Computer (made by John W. Bittner) and the Neumann VMS-80 lathe, which
had its own advanced Disk Computer, on board.
In the 1970s, quadraphonic sound (four-channel) records became
available, both "discrete" and "matrix". These did not achieve the
popularity of stereo records, partly because of scarcity of consumer
playback equipment, competing and incompatible quad record standards
(most of which were compatible with two-channel stereo equipment) and
partly because of the Analog Quadraphonic Formats lack of quality in
quad-remix releases. Quad never escaped the reputation of being a
"gimmick", and the various (mutually incompatible) discrete 4-channel
sound required an ultrasonic carrier signal that was technically
difficult to capture and suffered degradation with playing.
Three-way and quadraphonic recordings, which were favored and
championed by artists like
Leopold Stokowski and Glenn Gould, are
now making a modest comeback, with older masters being turned into
multi-channel Super Audio CDs. (However, a fair number of new surround
recordings—primarily classical—are being made for SACD and Blu-ray
The composition of vinyl used to press records (a blend of polyvinyl
chloride and polyvinyl acetate) has varied considerably over the
years. Virgin vinyl is preferred, but during the 1970s energy crisis,
it became commonplace to use recycled vinyl. Sound quality suffered,
with increased ticks, pops and other surface noises.
Other experiments included reducing the thickness of LPs, leading to
warping and increased susceptibility to damage. Using a biscuit of
130 grams of vinyl had been the standard, but some labels
experimented with as little as 90 g per LP.
Today, high fidelity pressings follow the Japanese standard of 160,
180 or 200 g. Compare these to the original
Columbia 12-inch LPs (ml 4001) at around 220 g each. Besides the
standard black vinyl, specialty records are also pressed on different
colors of PVC/A or picture discs with a card picture sandwiched
between two clear sides. Records in different novelty shapes are also
Use by disc jockeys
Disc jockeys (or DJs) in clubs still rely heavily on vinyl records, as
cuing tracks from cassette tapes is too slow and CDs did not allow
creative playback options until quite recently. The term "DJ", which
had always meant a person who played various pieces of music on the
radio (originally 78s, then 45s, then tape cartridges and reels; now
cuts from CDs or tracks on a computer) – a play on the
horse-racing term "jockey" – has also come to encompass all
kinds of skills in "scratching" (record playback manipulation) and
mixing dance music, rapping over the music or even playing musical
instruments, but the original dance club (non-radio) definition was
simply somebody who played records, alternating between two
turntables. The skill came in subtly matching beats or instruments
from one song to the next, providing a consistent dance tempo. DJs
also made occasional announcements and chatted with patrons to take
requests while songs were actually playing, similar to what radio disc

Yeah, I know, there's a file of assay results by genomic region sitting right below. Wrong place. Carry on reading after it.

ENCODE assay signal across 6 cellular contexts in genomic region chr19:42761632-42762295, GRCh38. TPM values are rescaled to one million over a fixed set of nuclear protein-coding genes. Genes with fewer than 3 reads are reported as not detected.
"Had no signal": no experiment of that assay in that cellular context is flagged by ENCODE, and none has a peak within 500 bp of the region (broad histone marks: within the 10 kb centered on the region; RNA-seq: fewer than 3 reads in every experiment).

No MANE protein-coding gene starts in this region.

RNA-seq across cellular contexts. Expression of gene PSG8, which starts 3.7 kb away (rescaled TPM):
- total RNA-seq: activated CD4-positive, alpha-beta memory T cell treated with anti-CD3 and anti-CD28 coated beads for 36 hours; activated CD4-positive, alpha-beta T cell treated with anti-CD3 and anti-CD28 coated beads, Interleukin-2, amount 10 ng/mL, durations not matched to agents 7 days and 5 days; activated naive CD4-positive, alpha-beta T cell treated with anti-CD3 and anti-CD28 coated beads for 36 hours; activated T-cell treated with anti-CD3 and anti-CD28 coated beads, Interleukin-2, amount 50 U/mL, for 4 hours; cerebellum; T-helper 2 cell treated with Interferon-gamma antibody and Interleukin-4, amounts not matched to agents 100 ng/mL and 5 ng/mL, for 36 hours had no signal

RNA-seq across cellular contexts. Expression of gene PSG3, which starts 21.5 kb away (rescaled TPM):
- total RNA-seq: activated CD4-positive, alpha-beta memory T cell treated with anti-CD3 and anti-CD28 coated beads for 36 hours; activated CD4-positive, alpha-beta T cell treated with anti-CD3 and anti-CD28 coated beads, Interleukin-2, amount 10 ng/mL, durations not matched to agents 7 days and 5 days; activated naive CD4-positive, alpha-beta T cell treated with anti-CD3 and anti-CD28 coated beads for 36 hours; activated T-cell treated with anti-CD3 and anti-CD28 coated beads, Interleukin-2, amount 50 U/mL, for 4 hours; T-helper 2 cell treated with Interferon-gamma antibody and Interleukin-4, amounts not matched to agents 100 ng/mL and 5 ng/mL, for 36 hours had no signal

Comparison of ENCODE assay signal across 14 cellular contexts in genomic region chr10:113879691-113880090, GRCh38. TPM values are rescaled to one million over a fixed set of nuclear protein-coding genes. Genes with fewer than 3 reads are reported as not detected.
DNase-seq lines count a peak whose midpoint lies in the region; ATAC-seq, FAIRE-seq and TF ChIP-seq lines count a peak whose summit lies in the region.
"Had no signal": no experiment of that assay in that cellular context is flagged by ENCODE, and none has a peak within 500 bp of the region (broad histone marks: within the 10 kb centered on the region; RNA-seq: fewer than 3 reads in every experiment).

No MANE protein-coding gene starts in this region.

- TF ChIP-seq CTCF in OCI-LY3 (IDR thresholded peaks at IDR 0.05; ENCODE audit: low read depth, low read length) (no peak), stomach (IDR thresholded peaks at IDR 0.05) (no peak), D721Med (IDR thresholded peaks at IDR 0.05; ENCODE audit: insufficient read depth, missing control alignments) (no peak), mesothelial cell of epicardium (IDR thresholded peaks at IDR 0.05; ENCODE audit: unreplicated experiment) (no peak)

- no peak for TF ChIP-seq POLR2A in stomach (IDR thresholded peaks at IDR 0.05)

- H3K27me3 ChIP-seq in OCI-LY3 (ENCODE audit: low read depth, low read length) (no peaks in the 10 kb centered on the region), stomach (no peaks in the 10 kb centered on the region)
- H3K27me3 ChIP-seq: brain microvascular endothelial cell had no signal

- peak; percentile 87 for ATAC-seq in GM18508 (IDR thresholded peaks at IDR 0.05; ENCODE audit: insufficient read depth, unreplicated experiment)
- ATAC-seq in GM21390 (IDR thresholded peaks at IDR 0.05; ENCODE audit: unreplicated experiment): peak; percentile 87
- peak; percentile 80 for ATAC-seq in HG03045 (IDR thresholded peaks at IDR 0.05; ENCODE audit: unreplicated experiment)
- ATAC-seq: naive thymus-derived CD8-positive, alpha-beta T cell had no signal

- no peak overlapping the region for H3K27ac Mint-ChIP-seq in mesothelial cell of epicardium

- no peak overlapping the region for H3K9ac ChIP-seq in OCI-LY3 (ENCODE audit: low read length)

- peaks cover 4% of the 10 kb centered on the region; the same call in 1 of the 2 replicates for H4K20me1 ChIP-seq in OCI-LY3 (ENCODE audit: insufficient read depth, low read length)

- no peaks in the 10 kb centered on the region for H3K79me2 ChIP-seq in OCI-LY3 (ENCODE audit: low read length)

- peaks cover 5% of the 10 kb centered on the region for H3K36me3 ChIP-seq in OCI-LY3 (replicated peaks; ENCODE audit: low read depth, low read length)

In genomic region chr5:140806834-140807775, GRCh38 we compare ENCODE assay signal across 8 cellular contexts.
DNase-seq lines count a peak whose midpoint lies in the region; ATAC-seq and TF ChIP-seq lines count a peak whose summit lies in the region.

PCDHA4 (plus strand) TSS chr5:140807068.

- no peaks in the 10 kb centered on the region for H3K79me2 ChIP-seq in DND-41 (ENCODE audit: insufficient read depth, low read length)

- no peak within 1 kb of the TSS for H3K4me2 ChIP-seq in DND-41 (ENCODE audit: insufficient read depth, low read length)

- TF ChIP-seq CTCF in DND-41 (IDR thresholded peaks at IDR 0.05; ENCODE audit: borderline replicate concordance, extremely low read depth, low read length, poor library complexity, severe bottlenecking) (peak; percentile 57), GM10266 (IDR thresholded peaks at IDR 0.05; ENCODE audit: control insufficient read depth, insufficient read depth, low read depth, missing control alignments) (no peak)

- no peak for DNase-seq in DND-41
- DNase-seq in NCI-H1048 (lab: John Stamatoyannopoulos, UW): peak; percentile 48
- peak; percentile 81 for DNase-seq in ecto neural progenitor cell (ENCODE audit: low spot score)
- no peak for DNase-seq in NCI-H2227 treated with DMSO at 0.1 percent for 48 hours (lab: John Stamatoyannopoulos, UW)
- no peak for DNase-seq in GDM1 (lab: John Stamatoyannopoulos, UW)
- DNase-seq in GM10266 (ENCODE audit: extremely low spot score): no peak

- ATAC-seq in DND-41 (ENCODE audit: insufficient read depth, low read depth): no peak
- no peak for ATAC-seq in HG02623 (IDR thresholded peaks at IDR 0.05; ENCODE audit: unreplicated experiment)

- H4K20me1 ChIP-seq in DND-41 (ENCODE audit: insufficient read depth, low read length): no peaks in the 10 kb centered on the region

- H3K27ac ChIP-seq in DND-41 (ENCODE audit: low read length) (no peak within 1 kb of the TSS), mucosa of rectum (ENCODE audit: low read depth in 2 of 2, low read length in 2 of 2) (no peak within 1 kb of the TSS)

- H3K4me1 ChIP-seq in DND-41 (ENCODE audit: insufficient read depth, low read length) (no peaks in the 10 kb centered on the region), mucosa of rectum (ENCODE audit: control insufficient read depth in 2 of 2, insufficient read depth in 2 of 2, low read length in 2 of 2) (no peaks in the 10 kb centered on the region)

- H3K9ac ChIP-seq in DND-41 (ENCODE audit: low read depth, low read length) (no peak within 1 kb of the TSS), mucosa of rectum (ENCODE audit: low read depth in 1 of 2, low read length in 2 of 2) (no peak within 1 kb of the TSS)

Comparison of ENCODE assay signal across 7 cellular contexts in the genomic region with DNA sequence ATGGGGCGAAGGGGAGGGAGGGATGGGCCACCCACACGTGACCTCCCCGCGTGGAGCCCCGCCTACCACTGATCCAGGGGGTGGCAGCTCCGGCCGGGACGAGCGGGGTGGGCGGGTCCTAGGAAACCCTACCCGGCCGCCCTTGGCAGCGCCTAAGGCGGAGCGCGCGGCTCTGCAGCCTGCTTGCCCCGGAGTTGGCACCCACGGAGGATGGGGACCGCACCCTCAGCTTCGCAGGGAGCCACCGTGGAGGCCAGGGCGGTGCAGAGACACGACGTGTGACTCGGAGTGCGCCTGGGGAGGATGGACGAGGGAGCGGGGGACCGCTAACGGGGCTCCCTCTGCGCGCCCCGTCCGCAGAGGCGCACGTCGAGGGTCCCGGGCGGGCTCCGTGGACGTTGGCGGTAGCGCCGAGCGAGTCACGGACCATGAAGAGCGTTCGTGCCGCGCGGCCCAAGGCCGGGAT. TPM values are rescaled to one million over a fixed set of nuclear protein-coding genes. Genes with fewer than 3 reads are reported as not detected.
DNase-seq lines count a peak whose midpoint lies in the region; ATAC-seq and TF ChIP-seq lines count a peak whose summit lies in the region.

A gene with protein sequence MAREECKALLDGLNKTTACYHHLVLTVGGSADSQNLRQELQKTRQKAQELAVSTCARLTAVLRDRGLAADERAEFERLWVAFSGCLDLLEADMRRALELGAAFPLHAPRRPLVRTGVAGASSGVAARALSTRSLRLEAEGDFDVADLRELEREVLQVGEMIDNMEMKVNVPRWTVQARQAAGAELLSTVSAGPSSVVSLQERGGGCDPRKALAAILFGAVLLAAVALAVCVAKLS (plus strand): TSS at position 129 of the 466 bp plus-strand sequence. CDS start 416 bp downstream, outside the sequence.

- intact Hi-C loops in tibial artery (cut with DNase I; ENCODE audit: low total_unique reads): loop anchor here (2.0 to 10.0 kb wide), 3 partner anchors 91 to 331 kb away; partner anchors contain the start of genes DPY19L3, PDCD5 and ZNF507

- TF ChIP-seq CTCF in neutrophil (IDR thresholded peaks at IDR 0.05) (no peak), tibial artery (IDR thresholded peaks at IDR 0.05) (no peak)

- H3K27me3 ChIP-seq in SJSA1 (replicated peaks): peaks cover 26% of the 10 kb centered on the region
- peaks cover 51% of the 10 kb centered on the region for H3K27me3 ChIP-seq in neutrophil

jockeys have been doing since the 1940s.
Record Store Day
^ "Origin of LP". merriam-webster.com.
^ "Frequently Asked Questions". The
Vitaphone Project. Retrieved
^ "Rand's Esoteric OTR: Types of transcriptions and radio recordings".
Randsesotericotr.podbean.com. Retrieved August 12, 2011.
Phonograph Disks Run for Half-Hour". The New York Times. September
18, 1931. p. 48. Retrieved November 25, 2012.
^ Compton Pakenham (September 20, 1931). "Newly Recorded Music". The
New York Times. p. X10.
^ "Not So New", The Billboard, June 5, 1948, p. 17.
^ a b Robert Shelton (March 16, 1958). "Happy Tunes on Cash
Registers". The New York Times. p. XX14.
^ Goldmark, Peter. Maverick inventor; My Turbulent Years at CBS. New
York: Saturday Review Press, 1973.
Ben Sisario (October 6, 2012). "Howard H. Scott, a Developer of the
LP, Dies at 92". The New York Times. Retrieved October 8, 2012. Howard
H. Scott, who was part of the team at
Columbia Records that introduced
the long-playing vinyl record in 1948 before going on to produce
albums with the New York Philharmonic, Glenn Gould, Isaac Stern and
many other giants of classical music, died on Sept. 22 in Reading, Pa.
He was 92. ...
^ "Columbia Diskery, CBS Show Microgroove Platters to Press; Tell How
It Began", Billboard, June 26, 1948, p. 3.
^ Marmorstein, Gary. The Label: The Story of Columbia Records. New
York: Thunder's Mouth Press; p. 165.
^ Columbia Record Catalog 1949 dated September 15, 1948
^ "78 Speed On Way Out; LP-45 Trend Gaining", The Billboard, August 2,
1952, p. 47.
^ Why CDs may actually sound better than vinyl, by Chris Kornelis,
January 27, 2015
^ 1 What a record! The UK album chart reaches its 1,000th No1... and
counting, Express, Adrian Lee, November 26, 2013
^ a b "Statistical Overview". riaa.com. Archived from the original on
December 10, 1997. Retrieved December 31, 2016.
^ McGeehan, Patrick (December 7, 2009). "Vinyl Records and Turntables
Are Gaining Sales". The New York Times. Retrieved May 11, 2010.
^ 90 Minutes with Arthur Fiedler and the Boston Pops, Radio
Shack/Realistic Cat. No. 50-2040, 1976 (copyright 1974, 1976, Polydor
^ London Symphony Orchestra, Previn Plays Gershwin, André Previn,
pianist and conductor (featuring Rhapsody in Blue, An American in
Paris and the Concerto in F for Piano and Orchestra), Angel SFO 36810,
^ "Audacity Forum". audacityteam.org. Archived from the original on
^ "Analog Quadraphonic Formats". Retrieved 8 April 2015.
^ Gould Radio Portrait of Stokowski for CBC
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LP record by Jac Holzman
Physical audio recording formats
Phonograph cylinder (1877)
Phonograph record (1894)
Wire recording (1898)
Reel-to-reel tape (1940s)
Gray Audograph (1945)
LP record (1948)
On-the-ribs recordings (late 1940s)
RCA tape cartridge (1958)
Compact Cassette (1963)
Compact disc (1982)
Digital Audio Tape
Digital Audio Tape (1987)
Compact Cassette (1992)
High Definition Compatible Digital
High Definition Compatible Digital (1995)
5.1 Music Disc (1997)
Super Audio CD
Super Audio CD (1999)
USB flash drive (as audio format) (2004)
Grooved track audio